This is a retrospective cohort study of 79 consecutive patients treated at a single institution for CO poisoning. This study included 79 cases who were admitted to the Hospital’s emergency department due to CO poisoning after attempted suicide during the period between 2002 and 2011. All subjects were divided into two groups, consisting of 13 cases who developed DNS and 66 cases who did not, and were reviewed for clinical symptoms and laboratory findings at admission to the emergency department, circumstances of injury, treatment received during the acute phase, and other information to the extent available in the emergency department setting.

Patient medical records were retrospectively reviewed, and patients who developed DNS and patients who did not develop DNS were compared in terms of 16 items: gender, age, location of exposure, estimated duration of exposure, whether or not the patient was transported from another hospital, severity of impaired consciousness (i.e., Japan Coma Scale [JCS] score) when the patient was first seen at a hospital [19], CO-Hb level when the patient was first seen at a hospital, white blood cell (WBC) count and CK, CK-MB, and LDH levels on the day the patient was seen, whether or not there were abnormal findings from a head CT scan when the patient was first seen, whether or not HBO therapy was administered on the day the patient was seen, diagnostic category according to “Mental and behavioural disorders” in the International Classification of Diseases, Tenth Revision (ICD-10) [20], duration of hospital stay, and number of sessions of HBO therapy.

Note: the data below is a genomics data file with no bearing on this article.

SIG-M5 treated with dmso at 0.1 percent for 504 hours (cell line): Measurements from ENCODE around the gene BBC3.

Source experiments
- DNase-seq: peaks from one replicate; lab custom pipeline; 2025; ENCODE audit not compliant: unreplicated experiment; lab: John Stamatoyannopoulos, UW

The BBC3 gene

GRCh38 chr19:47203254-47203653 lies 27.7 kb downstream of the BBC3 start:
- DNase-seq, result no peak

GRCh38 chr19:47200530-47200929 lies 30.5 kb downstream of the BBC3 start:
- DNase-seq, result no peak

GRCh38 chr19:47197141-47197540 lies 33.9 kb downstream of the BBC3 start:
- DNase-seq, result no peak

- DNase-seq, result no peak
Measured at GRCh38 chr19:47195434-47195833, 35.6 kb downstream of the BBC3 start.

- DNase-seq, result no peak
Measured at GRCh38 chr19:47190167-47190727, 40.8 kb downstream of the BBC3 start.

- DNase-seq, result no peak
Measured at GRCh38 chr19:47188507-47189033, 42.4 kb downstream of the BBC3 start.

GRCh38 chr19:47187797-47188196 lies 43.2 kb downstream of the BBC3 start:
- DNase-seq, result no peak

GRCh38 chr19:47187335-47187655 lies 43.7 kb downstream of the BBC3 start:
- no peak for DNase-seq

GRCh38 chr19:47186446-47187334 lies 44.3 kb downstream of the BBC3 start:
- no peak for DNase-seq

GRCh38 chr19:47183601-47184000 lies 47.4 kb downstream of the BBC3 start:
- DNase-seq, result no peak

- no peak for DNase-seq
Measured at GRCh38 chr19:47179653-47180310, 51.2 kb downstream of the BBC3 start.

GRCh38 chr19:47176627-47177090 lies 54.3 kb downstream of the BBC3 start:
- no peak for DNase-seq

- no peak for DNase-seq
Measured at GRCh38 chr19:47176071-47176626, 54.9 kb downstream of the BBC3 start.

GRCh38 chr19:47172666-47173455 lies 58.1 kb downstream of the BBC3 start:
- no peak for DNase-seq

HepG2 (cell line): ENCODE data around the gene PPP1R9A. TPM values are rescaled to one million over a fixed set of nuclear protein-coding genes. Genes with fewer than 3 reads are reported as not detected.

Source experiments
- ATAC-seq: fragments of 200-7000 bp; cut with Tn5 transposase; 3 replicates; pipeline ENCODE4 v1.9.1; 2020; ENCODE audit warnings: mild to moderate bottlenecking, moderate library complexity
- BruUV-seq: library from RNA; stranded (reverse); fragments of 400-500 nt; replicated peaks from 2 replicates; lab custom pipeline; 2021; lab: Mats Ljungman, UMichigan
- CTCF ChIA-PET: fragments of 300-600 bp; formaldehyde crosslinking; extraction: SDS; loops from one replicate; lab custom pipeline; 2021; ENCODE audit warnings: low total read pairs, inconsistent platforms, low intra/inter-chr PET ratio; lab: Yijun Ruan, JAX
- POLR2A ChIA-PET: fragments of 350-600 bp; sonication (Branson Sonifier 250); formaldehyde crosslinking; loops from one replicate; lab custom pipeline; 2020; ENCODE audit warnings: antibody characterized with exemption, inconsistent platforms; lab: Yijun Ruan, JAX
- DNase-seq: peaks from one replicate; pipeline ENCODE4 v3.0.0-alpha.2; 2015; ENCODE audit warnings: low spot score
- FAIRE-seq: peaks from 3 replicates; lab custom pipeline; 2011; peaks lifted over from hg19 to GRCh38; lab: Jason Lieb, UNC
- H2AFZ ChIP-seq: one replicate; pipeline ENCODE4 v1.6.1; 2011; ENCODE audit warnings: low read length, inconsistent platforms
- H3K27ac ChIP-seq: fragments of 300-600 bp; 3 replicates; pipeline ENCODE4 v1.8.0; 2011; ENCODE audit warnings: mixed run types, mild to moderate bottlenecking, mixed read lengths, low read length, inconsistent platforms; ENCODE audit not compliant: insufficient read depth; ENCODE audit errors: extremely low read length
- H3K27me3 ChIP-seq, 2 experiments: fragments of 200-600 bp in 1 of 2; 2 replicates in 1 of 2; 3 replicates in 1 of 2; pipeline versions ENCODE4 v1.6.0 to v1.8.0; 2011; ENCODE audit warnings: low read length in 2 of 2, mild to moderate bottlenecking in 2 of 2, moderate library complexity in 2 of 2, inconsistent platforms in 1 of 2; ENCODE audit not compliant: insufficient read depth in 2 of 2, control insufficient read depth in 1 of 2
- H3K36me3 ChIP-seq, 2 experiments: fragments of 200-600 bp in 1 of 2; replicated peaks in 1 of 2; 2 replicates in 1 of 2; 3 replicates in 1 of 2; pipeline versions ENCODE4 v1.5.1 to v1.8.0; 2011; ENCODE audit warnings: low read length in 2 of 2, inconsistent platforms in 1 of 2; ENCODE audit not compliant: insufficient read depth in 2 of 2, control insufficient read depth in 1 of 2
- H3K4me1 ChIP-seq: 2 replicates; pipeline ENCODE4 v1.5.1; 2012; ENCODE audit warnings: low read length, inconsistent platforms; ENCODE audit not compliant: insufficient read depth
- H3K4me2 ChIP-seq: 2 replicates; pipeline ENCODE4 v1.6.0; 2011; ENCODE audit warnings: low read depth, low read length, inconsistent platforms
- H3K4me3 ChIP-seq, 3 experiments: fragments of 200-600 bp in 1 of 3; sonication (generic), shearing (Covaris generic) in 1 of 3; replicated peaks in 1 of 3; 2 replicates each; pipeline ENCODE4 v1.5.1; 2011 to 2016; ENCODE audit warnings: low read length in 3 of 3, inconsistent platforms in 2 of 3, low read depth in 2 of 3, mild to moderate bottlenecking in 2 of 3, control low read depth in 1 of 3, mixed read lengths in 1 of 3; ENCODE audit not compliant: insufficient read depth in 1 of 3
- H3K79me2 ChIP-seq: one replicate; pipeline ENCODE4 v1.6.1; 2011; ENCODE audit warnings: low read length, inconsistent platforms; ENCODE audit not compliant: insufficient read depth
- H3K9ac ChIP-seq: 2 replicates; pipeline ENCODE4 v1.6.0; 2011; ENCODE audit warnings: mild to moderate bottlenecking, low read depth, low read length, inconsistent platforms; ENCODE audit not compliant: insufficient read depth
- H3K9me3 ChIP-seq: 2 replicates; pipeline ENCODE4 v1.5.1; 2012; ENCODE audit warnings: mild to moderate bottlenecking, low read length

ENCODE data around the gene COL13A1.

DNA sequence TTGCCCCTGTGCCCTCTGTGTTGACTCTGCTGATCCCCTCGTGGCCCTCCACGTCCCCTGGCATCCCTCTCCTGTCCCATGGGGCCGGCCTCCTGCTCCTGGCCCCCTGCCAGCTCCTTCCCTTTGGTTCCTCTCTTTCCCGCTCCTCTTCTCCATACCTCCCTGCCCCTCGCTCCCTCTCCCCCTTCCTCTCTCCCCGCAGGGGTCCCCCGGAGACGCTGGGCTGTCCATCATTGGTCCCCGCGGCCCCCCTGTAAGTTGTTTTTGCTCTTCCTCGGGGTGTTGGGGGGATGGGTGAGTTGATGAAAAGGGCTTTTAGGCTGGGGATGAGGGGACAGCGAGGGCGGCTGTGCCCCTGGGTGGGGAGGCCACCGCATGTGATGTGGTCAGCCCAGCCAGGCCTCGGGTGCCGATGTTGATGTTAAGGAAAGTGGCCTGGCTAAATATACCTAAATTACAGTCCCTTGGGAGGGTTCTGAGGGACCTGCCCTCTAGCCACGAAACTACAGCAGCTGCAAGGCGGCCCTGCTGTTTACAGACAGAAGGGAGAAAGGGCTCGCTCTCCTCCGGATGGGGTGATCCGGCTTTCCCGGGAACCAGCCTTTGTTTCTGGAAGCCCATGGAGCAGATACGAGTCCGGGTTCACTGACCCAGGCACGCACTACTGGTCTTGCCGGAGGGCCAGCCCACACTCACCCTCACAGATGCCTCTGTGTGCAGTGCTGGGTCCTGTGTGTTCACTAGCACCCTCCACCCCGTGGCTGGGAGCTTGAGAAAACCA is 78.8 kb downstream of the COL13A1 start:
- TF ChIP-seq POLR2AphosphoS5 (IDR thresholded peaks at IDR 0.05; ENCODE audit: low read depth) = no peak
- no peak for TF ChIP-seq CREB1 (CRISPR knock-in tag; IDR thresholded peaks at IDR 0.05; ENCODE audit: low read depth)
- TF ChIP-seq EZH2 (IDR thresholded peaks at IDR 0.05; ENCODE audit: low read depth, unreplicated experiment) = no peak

In addition, the patients were assessed in terms of their psychiatric symptoms using a Japanese version (by Kitamura, et al.) [21] of the Oxford University version of the Brief Psychiatric Rating Scale (BPRS), and were also investigated in terms of their general psychiatric symptoms and abilities of daily living using a Japanese translation by Kitamura, et al. of the Global Assessment Scale (GAS) [22]. Furthermore, the patients’ life events prior to their attempted suicide were assessed using the Life Change Units (LCU) of the Holmes Social Readjustment Rating Scale [23].

Note that JCS scores and CO-Hb levels used in this study were those obtained at the first medical institution, not necessarily the Hospital, to which each patient was admitted in emergency, since quite a few cases were transferred to the Hospital under oxygen administration after consultation at another medical institution.

Assessment and diagnosis of each review item were performed by an emergency psychiatrist or the Hospital’s psychiatrist on duty.